Re: Hypostases (was: Natural Order & Belief)

From: Tom Caylor <>
Date: Sun, 03 Dec 2006 23:34:52 -0800

Bruno Marchal wrote:
> >
> > Schaeffer maintained that the basis for antithesis is not that it was
> > an invention of Aristotle or anyone, but that the basis for antithesis
> > is reality itself, based on the God who is there (as opposed to not
> > being there).
> I agree with this a priori. At this stage making a difference between
> reality, nature and god seems to me to be 1004 fallacies. In order to
> have the motivation for doing science you have to believe in some
> reality.

OK. I'm just saying that (a belief in) the existence of a personal God
entails (a belief in) antithesis. You get a lot more than antithesis,
as I say below.

> > The existence of the personal God answers the questions:
> >
> > 1) Why is there something rather than nothing? i.e. the question of
> > the origin of the form of the universe, why does it "make sense"? What
> > is the basis for the nature of reality and beauty?
> Here I disagree. The "existence of God" does not explain why is there
> something rather than nothing. It could be a promise for such an
> explanation but using "god" or "reality" as an explanation does not
> work, indeed such belief are related to faith.
> There is a difference between believing or trusting God, and using
> badly the God notion for explaining genuine problem away.

The existence of a personal God who is not silent answers the questions
in a way that an impersonal god or reality does not...

> > 2) Why is man the way he/she is? Why is man able to have language and
> > do science, and make sense of the world? Why is man able to love and
> > figure out what is right? What is the basis for meaning? What is the
> > basis for mind? How can persons know one another?
> > 3) Why is man able to know anything, and know that he knows what he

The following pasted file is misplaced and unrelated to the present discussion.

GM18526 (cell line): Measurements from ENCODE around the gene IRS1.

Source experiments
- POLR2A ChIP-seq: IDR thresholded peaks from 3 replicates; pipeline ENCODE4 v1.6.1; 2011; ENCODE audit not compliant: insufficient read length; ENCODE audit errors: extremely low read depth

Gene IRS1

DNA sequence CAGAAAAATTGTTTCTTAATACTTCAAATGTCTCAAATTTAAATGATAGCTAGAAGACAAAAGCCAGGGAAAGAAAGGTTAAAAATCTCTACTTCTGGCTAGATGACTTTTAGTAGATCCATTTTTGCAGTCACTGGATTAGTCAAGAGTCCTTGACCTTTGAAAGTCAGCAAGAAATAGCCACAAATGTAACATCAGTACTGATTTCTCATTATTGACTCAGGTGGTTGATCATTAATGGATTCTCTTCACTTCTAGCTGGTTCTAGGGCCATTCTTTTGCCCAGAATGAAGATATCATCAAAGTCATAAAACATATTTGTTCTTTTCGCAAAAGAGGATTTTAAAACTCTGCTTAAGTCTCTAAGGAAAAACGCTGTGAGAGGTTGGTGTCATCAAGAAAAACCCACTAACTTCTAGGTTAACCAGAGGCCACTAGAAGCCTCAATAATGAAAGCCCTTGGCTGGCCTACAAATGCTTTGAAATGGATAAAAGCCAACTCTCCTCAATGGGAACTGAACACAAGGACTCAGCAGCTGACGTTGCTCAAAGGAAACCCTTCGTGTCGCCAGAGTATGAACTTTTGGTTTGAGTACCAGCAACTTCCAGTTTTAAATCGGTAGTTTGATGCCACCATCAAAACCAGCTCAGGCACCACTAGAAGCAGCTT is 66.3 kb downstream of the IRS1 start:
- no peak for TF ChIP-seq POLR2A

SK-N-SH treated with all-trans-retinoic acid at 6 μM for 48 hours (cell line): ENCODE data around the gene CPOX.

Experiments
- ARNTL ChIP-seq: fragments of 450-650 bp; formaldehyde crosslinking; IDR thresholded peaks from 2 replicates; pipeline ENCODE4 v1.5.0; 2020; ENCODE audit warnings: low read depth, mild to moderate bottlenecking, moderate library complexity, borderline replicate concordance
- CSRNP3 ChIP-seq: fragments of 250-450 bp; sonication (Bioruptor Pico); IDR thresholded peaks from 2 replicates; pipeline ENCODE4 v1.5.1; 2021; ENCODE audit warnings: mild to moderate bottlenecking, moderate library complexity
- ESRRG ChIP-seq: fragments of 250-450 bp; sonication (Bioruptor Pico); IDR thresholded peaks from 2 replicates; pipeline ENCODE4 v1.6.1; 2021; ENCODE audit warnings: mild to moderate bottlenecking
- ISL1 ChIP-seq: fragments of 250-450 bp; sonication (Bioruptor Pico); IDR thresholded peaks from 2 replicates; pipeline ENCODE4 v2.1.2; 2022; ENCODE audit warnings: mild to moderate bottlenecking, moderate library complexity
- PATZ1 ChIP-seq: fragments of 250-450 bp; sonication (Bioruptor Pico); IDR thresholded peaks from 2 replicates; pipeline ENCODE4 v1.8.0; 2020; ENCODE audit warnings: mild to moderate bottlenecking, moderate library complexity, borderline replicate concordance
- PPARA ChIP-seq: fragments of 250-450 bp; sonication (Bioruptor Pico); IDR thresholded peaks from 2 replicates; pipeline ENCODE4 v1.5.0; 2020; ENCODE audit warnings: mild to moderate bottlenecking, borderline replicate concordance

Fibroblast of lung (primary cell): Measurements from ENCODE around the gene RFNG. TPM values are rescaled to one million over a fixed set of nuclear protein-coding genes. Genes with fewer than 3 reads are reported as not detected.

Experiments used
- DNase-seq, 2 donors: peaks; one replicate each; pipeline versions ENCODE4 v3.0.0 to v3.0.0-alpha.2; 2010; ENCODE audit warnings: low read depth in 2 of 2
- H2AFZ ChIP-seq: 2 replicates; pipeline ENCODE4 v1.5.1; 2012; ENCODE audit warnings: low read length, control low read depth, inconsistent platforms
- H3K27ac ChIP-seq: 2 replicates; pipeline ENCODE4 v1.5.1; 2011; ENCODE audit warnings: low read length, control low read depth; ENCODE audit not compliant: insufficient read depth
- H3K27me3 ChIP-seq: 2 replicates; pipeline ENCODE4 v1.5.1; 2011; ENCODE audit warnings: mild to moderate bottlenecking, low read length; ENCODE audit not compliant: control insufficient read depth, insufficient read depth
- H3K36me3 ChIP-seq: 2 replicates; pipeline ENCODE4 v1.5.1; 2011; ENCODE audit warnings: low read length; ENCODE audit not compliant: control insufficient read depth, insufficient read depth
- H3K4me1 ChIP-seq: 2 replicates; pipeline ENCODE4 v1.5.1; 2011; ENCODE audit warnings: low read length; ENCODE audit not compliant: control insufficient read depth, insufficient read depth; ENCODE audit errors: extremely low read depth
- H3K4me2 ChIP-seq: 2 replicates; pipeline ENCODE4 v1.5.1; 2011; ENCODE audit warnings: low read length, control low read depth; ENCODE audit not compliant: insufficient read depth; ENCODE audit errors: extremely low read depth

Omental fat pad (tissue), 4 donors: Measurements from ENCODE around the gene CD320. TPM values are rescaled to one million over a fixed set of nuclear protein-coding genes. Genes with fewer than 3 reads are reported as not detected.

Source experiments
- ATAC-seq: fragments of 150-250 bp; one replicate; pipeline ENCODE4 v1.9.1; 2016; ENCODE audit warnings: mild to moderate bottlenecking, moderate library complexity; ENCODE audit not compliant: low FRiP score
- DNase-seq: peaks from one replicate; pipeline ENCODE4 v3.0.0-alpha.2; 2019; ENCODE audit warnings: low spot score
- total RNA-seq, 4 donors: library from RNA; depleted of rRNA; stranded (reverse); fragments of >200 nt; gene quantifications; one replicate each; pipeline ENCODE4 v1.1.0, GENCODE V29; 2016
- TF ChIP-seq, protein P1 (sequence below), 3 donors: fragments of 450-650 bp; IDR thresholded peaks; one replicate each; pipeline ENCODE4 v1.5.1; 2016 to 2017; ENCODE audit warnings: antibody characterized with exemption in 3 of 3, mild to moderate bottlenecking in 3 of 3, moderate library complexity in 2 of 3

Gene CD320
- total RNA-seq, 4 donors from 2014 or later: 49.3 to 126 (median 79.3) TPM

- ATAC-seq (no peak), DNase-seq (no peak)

> > knows? What is the basis for truth? What is truth?
> Here the comp hyp provides genuine answers including testable
> predictions. Of course the comp hyp presuppose a reality (number's
> reality, truth about numbers). Then it can explain why we have to have
> some faith in numbers in the sense that we cannot explain numbers from
> something simpler.

Numbers are impersonal. An impersonal origin results in everything
finally being equal. Only an infinite personal God is big enough to
produce personality. Impersonal+complexity does not produce personal.
This is the problem Plato had. He knew that you need absolutes in
order to have meaning. Plato's gods weren't big enough to be the point
of reference needed to define a person. The gods and fates were
continuously fighting one another. I know you get some nice relative
forms, G*/G and all that. But in the end it is all meaningless. As
Satre pointed out, no finite point has any meaning without an infinite
reference point.

> ...
> That is a poetical way to put the things, but remember that if we are
> machine there are at least about 2 * 8 utterly different (and
> interacting, sometimes conflicting) sense for "ourselves", some
> including notions of faith. So some care is needed here.

But this is all a relative faith, which ends up being faith in faith
in...(?) When talking about ultimate questions, a relative faith
doesn't do. When your life is on the line, an impersonal structure
just doesn't do.

> You add:
> > I want to be clear that it isn't modern science that is to blame, but
> > the abandonment of faith (being certain of what we do not see). It
> > isn't that there's something unique to this time in history either.
> > This has happened multiple times in history. Now we are seeing perhaps
> > a backlash from man as a machine, in lots of different ways e.g.
> > postmodernism, fundamentalism... But if there is a God who is there
> > and is not silent, then faith takes on a different meaning. Faith in
> > and of itself does not do the trick. It has to be faith in a real
> > reality, a true truth.
> I agree (with the proviso that I suppose that by "machine" you talk
> about the old pregodelian conception of (non universal) machine.
> We don't know what universal machine are capable of, and I don't see
> why a present "God" would abandon them. I hope you can harbor some
> doubt about the proposition that machine are stupid, lack subjective
> phenomenality, etc.
> Bruno

I don't want to commit my future to a machine.


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Received on Mon Dec 04 2006 - 02:35:09 PST

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